I’m not writing about religion—that is best left to theologians not ethicists. Most religions are based on deities.

God and deity are synonymous—even though one is capitalized and the other is not. Both represent a supreme power. The capitalized God represents the only supreme power. A lowercase deity refers to the many forms of supreme power. God is generally used in context to male gods, whereas deity can refer to both god and goddess (female gods).

A demigod or demigoddess is a part-human and part-divine offspring of a deity and a human. Madame Wikipedia says a myth is a folklore genre consisting of narratives that play fundamental roles in society. The main characters in myths are usually non-humans, such as gods, demigods, and other supernatural figures. Charlton Heston is not a god, demigod or myth. He is often pictured as god-like because he was the star of a movie about gods, demigods, and other myths.[1]

Myths, writ large, are stories about one or more gods, written in religious terms to account for the beginning of the world, or creation. They usually focus on exemplary gods rather than lesser gods. Exemplary god stories are about “the world, nature and culture were created together with all parts thereof and given their order, which still obtains. A myth expresses and confirms society’s religious values and norms. It provides a pattern of behavior to be imitated, testifies to the efficacy of ritual with its practical ends, and establishes the sanctity of cult.”[2] Lesser gods focus on weather, hunting, hiding, bounty, sex, and board games.

Demigods have been with us for centuries, perhaps longer. The first may have been Cadmus, the son of Poseidon, founder of Thebes. He sowed in the ground the teeth of a dragon he had killed. From these sprang a race of fierce armed men, called Sparti.[3]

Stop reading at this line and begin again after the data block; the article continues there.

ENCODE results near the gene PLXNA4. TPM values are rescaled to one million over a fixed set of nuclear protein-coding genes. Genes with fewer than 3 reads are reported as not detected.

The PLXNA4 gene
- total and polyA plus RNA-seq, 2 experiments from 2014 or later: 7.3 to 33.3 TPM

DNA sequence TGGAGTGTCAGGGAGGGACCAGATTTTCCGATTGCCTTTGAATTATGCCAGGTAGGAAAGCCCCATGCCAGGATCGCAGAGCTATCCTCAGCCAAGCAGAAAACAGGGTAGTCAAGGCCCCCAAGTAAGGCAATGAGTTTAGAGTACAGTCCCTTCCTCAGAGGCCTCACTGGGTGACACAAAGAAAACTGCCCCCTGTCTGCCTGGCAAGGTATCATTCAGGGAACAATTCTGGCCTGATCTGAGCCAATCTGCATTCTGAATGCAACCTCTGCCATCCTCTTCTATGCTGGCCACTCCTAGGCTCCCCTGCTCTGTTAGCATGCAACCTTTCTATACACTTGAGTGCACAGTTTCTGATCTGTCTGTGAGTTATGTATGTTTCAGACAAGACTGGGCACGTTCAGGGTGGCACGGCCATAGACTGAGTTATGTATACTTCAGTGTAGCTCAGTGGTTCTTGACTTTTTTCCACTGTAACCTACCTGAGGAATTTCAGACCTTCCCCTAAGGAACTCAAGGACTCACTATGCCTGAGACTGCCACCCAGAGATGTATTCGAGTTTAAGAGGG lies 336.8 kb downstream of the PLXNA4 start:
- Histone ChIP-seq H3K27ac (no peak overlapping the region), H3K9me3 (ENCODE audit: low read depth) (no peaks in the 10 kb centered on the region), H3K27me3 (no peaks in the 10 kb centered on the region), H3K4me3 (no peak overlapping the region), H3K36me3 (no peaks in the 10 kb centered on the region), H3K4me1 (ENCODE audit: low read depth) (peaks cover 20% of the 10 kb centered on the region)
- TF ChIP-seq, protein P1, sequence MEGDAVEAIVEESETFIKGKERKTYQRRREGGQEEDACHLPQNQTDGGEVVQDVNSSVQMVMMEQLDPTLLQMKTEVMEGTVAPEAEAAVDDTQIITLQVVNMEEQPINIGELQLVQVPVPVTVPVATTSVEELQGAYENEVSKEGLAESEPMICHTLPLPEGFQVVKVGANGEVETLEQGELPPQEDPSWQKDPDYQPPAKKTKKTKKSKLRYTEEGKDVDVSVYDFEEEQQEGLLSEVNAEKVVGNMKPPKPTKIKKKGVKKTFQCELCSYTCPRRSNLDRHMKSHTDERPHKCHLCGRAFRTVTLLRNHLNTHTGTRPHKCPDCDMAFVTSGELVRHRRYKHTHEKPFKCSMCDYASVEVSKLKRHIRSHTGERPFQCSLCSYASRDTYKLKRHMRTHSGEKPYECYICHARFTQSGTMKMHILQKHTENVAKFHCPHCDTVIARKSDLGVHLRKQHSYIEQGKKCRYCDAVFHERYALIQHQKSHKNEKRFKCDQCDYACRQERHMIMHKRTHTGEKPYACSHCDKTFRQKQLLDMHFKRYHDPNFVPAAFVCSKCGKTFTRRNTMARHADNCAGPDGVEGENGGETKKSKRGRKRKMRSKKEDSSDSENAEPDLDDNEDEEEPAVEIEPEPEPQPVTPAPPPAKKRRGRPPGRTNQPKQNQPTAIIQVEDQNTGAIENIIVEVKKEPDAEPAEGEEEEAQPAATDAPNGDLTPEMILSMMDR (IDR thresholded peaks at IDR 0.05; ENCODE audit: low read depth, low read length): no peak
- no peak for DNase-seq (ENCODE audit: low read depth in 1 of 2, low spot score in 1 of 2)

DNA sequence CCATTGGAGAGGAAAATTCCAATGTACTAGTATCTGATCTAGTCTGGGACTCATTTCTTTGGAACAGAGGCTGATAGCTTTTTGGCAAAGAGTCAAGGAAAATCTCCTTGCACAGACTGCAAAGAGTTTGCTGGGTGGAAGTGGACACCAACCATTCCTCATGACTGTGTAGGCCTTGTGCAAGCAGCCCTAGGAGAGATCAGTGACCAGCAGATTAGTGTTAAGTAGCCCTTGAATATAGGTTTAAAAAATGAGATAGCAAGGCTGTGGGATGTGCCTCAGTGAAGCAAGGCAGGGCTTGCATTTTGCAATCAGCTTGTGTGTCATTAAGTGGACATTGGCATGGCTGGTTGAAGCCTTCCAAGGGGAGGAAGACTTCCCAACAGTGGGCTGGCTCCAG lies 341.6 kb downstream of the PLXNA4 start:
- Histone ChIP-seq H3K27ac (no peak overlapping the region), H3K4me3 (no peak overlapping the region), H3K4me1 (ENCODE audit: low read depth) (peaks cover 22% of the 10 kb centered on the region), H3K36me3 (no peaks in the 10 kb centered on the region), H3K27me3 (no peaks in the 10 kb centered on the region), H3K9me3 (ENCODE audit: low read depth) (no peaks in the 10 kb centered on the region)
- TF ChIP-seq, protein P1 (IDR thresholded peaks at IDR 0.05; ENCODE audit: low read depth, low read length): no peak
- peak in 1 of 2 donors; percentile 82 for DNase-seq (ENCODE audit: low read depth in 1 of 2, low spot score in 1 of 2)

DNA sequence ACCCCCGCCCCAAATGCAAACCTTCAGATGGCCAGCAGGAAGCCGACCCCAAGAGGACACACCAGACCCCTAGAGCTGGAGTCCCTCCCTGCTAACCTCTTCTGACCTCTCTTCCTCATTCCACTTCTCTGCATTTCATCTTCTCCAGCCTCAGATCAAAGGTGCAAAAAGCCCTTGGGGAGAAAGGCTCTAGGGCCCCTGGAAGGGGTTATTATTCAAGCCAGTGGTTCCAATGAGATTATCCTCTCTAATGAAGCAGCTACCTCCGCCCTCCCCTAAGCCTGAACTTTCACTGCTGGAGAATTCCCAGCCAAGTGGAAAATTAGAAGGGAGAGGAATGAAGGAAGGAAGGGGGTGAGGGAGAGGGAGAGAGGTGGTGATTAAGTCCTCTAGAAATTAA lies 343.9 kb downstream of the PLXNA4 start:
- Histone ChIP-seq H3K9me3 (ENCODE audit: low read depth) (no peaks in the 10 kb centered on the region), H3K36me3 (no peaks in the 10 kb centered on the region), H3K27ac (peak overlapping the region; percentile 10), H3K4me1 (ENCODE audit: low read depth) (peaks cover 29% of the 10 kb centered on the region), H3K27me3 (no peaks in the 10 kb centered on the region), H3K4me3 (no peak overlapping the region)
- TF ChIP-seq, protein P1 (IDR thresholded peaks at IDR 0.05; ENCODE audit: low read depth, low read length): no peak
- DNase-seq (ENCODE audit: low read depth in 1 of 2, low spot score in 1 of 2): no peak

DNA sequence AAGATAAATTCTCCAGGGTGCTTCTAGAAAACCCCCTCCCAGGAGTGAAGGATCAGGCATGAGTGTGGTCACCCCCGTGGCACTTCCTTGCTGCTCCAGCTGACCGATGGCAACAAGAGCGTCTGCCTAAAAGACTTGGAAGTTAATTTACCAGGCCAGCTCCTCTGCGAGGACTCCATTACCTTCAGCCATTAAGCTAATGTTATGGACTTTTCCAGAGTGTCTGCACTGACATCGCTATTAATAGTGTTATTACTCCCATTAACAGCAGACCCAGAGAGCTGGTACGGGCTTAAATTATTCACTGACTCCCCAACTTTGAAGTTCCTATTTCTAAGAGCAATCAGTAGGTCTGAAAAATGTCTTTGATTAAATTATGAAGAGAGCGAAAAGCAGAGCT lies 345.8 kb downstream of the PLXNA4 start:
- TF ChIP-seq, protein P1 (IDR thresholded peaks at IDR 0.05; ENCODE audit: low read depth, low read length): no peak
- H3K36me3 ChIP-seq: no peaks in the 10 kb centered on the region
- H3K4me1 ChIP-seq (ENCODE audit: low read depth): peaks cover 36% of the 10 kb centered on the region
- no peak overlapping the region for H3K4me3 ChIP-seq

There are people who believe demigods still exist; they are still here, blind to the fact that they are sons/daughters of a god. I don’t believe that. I believe in fairies and Leprechauns, but not demigods, living or otherwise.

Homer was writing fiction when he wrote stories about demigods in the Iliad and the Odyssey. His most famous demigods were Achilles, Hercules, Theseus, Perseus and Helen of Troy. Helen was probably Irish, after being Greek. She was easily the most beautiful of all demigods.  

The ethical challenge is differentiating gods, demigods, and myths when writing about them. In less conservative times, the issues were straightforward—fact or fiction. But in today’s disruptive climate of alternate facts, socially obstructive largess, political partisanship, and outright lies cast in truth. When writing about God (note the capital G) writers are ethically challenged to distinguish between truth and tale. But God is not a fact—she’s an opinion. Writers must take special care when writing about religion. It is truth for many, doubt to some, and heresy to those born again. The ethical imperative is to ensure clarity. Religious writings are not literature; they are opinions based on writings by others. When offered as opinion rather than fact, truth is a false test.

Naturally, for Christian believers, the question of who God is might seem absurd. But the question deserves reflection. Wherever written, it is done in today’s world. The real world. A real world filled with non-Christians. Christian writers discussing their religion relish the opportunity to testify about who God is and what Jesus has done in their lives. They believe the Bible. Other religions rely on other documentation. It’s a long list—The Sutras for Buddhists; The Vedas for Hindu; The Quran and Hadity for Islam; and the Jewish Sacred Texts—The Tanach, Mishnah, Talmud and Midrash.

Viewed narrowly as ethical imperatives, all sacred texts are opinions. Religious scholars rarely claim exclusivity or actual fact. They are religious beliefs, not narrative literature. Myths are pure literature, and make no claim to religious belief or truth.

[1] https://en.wikipedia.org/wiki/The_Ten_Commandments_(1956_film)

[2] https://en.wikipedia.org/wiki/Myth#Modern_mythology

[3] https://www.britannica.com/topic/Cadmus

Gary L Stuart

I am an author and a part-time lawyer with a focus on ethics and professional discipline. I teach creative writing and ethics to law students at Arizona State University. Read my bio.

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